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Events/ Causes

Guerlain fetes 160-year-old fragrance bottle with artist exhibition

January 7, 2014

Guerlain's Bee bottle


LVMH-owned cosmetics brand Guerlain is commemorating the 160th anniversary of its Bee fragrance bottle with an exhibit featuring nine art pieces inspired by the bottle housed in its boutique on the Champs-Élysées.

Guerlain is allowing its fans around the world the opportunity to experience the exhibit, titled “Nect’Art,” digitally by posting features on each of the artists to its Facebook page. By hosting this event, Guerlain is able to showcase its heritage and the company today, and grow its audience.

"Anniversaries mark important milestones of success that the company has not only survived but also thrived throughout the years," said Dalia Strum, professor at the Fashion Institute of Technology and founder of Dalia Inc., New York.

"By hosting this exhibition, it increases direct touch points to their existing as well as potential clientele that traditional marketing strategies has yet to replace," she said.

"By leveraging the nine artists that they've incorporated into this endeavor, they are also able to connect with their networks and followings to increase as well as generate brand loyalty."

Ms. Strum is not affiliated with Guerlain, but agreed to comment as an industry expert.

Guerlain did not respond by press deadline.

Royal history
The Bee bottle was designed by perfumer Pierre-François-Pascal Guerlain in 1853 to house the Eau de Cologne Impériale he created for Empress Eugénie. The empress received the bottle to celebrate her wedding to Napoléon III.

The bottle features 69 glass bees tipped with gold paint by hand, since the insect is a traditional symbol of the monarchy. Guerlain took inspiration for the bottle’s shape from the Vendôme column.

Because of the Bee bottle, Guerlain was named perfumer by appointment to her imperial majesty. Over the years, the bottle design has held different perfumes, but the making of the bottle remains the same.

Guerlain asked nine Maître d’Art, or masters of art, to use the bottle as inspiration, and create a piece that would also incorporate the bottle.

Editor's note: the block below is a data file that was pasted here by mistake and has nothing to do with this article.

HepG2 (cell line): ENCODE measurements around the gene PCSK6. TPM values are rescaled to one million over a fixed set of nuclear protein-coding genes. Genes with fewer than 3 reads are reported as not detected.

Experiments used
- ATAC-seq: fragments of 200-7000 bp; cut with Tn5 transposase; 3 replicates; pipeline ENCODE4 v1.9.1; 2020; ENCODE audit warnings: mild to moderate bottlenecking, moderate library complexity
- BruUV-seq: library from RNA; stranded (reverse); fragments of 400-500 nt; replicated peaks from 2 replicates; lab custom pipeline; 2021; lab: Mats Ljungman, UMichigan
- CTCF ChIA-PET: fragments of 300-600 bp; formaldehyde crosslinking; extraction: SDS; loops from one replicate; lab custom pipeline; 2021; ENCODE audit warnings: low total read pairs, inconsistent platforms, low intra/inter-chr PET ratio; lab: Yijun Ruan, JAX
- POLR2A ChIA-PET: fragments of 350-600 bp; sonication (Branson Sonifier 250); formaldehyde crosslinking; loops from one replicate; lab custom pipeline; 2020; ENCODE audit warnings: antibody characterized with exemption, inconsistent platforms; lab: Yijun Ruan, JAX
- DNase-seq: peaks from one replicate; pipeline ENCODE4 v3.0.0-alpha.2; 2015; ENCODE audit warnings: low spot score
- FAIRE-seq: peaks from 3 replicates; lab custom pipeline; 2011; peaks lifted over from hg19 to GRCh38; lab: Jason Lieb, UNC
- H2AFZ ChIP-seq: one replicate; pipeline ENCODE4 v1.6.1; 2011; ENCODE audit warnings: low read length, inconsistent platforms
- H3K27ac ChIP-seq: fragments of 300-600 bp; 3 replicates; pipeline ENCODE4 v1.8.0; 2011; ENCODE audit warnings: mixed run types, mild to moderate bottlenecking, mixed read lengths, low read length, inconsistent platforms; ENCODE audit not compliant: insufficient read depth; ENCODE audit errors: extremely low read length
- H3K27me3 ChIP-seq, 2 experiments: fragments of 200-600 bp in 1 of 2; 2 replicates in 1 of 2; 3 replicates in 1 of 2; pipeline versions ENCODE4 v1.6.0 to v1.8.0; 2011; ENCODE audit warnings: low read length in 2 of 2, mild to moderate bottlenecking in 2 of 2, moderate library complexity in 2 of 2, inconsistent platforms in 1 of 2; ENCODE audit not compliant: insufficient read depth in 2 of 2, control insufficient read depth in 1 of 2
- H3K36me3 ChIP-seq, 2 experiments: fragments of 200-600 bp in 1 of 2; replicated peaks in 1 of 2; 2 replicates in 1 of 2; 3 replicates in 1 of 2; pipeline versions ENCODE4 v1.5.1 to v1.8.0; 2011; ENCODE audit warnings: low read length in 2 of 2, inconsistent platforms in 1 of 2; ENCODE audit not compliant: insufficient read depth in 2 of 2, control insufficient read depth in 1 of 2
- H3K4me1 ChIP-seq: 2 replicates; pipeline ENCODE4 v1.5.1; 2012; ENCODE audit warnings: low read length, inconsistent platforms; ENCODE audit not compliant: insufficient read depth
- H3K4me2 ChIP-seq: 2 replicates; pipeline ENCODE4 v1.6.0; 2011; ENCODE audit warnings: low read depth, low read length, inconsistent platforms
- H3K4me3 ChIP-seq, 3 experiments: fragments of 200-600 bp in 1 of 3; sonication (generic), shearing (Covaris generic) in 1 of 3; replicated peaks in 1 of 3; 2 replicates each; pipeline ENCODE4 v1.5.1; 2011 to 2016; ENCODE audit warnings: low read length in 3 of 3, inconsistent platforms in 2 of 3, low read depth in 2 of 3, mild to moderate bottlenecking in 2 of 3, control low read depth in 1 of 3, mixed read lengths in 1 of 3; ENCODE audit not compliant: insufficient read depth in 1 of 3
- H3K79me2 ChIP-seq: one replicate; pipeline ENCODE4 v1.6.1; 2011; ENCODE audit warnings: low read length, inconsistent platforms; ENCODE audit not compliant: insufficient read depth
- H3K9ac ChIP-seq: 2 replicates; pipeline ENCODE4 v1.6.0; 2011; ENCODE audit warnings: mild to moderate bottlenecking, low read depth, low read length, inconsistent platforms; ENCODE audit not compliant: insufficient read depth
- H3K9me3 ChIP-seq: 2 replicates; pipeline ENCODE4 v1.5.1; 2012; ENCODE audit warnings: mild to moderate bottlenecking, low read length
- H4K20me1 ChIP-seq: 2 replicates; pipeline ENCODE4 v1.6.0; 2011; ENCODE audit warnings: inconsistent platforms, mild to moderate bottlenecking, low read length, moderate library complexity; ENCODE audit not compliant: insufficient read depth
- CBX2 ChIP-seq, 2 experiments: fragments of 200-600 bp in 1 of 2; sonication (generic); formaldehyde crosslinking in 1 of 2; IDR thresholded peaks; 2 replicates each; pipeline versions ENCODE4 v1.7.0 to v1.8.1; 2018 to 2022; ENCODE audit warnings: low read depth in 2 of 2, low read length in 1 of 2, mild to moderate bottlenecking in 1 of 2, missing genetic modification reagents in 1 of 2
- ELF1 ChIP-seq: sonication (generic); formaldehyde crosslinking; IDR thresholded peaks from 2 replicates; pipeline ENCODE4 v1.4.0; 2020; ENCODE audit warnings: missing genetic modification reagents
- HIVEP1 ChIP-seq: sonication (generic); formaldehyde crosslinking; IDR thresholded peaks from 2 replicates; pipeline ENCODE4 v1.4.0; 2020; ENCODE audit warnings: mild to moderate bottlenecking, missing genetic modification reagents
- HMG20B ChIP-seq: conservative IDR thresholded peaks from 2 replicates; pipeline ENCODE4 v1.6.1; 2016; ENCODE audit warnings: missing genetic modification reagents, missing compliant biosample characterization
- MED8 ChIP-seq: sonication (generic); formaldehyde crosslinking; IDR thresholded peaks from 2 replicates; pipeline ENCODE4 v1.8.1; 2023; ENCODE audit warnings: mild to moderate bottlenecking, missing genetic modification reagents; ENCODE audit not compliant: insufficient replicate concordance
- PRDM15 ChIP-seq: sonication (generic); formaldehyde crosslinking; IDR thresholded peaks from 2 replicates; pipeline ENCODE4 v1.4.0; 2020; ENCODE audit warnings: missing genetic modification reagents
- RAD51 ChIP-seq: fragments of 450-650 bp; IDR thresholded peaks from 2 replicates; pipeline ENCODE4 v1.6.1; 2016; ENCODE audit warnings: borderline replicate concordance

The first artist featured by Guerlain is Lison de Caunes, who created a cylindrical wooden stage for the bottle, complete with a curtain. The bottle sits inside on a small platform in the piece titled “Le Théâtre.”

Facebook post from Guerlain

The artist took her intricate straw marquetry technique, which she usually uses to decorate furniture and wall coverings.

The Facebook post about Le Théâtre includes a link to a YouTube video, which details the production of the piece. De Caunes affixes pieces of straw, and then smooths them out to form the base of the stage.

Video still

The artist then attaches straw to the open dome-shaped top of the stage, trimming the edges carefully. As the end of the video, the viewer sees the completed piece with a Bee bottle inside.

Video still

Guerlain partnered with Institut National des Métiers d'Art, or the French National Institute of Arts and Crafts, on the exhibit, which began its run Dec. 10 and will be up until Feb. 17.

Other artists include Nelly Saunier, who works with feathers as her medium, and Sylvie Deschamps, who specializes in gold thread embroidery.

"The video provides brand enthusiasts, particularly those who fancy the Bee bottle, with a nice sense of it's history," said John Casey, senior vice president of Havas Public Relations, New York.

"Behind the scenes videos provide brand loyalists with added insight and history about a brand's products or heritage," he said. "In this day and age of visual and video, behind the scenes videos, if done properly, have shareable value on social channels.

"For Guerlain, the video is likely to be one dimension among several to help celebrate the anniversary of the Bee bottle. At the very least, it should help spread appreciation for the product, and the brand, among the brand's core customers during the 160th anniversary of one of their marquee products."

Expanding an audience
French fashion house Christian Dior is aiming to further align its women’s fragrance Miss Dior with international artists during a two-week exhibition at the Grand Palais in Paris.

Opening Nov. 13, the free “Esprit Dior, Miss Dior” exhibit is dedicated to the heritage of the brand’s first fragrance created in 1947 to accompany designer Christian Dior’s “New Look” collection. The exhibit highlights the fragrance’s inspirations through the work of 15 international female artists who were given “carte blanche” to explore Miss Dior’s scent, bottle silhouette, its muses and history (see story).

Guerlain has previously incorporated technology to help its faraway fans feel included in an event.

For instance, the brand invited consumers to virtually step inside its newly renovated Parisian flagship boutique with a guided tour on Google+ Hangout on Air Nov. 22.

The space, located at 68 Champs-Élysées, opened its doors on Nov. 23 for the first time since its renovation, making the boutique the largest beauty store in the world (see story).

The Google+ hangout and this fragrance exhibit are helping to open the new boutique for a global audience, but the brand does have some opportunities to make the online version of the exhibition reach further.

"Their online content doesn't seem to emphasize the full artist incorporation through their current digital strategy and their is a lack of details regarding the exhibition," Ms. Strum said.

"Guerlain should be leveraging their digital clout to emphasize the full experience with brand textual content," she said. "They should focus more on conveying key moments of the pre/current/conclusion of the creation process to the actual exhibition with a stylistic flare."

Final Take
Sarah Jones, editorial assistant on Luxury Daily, New York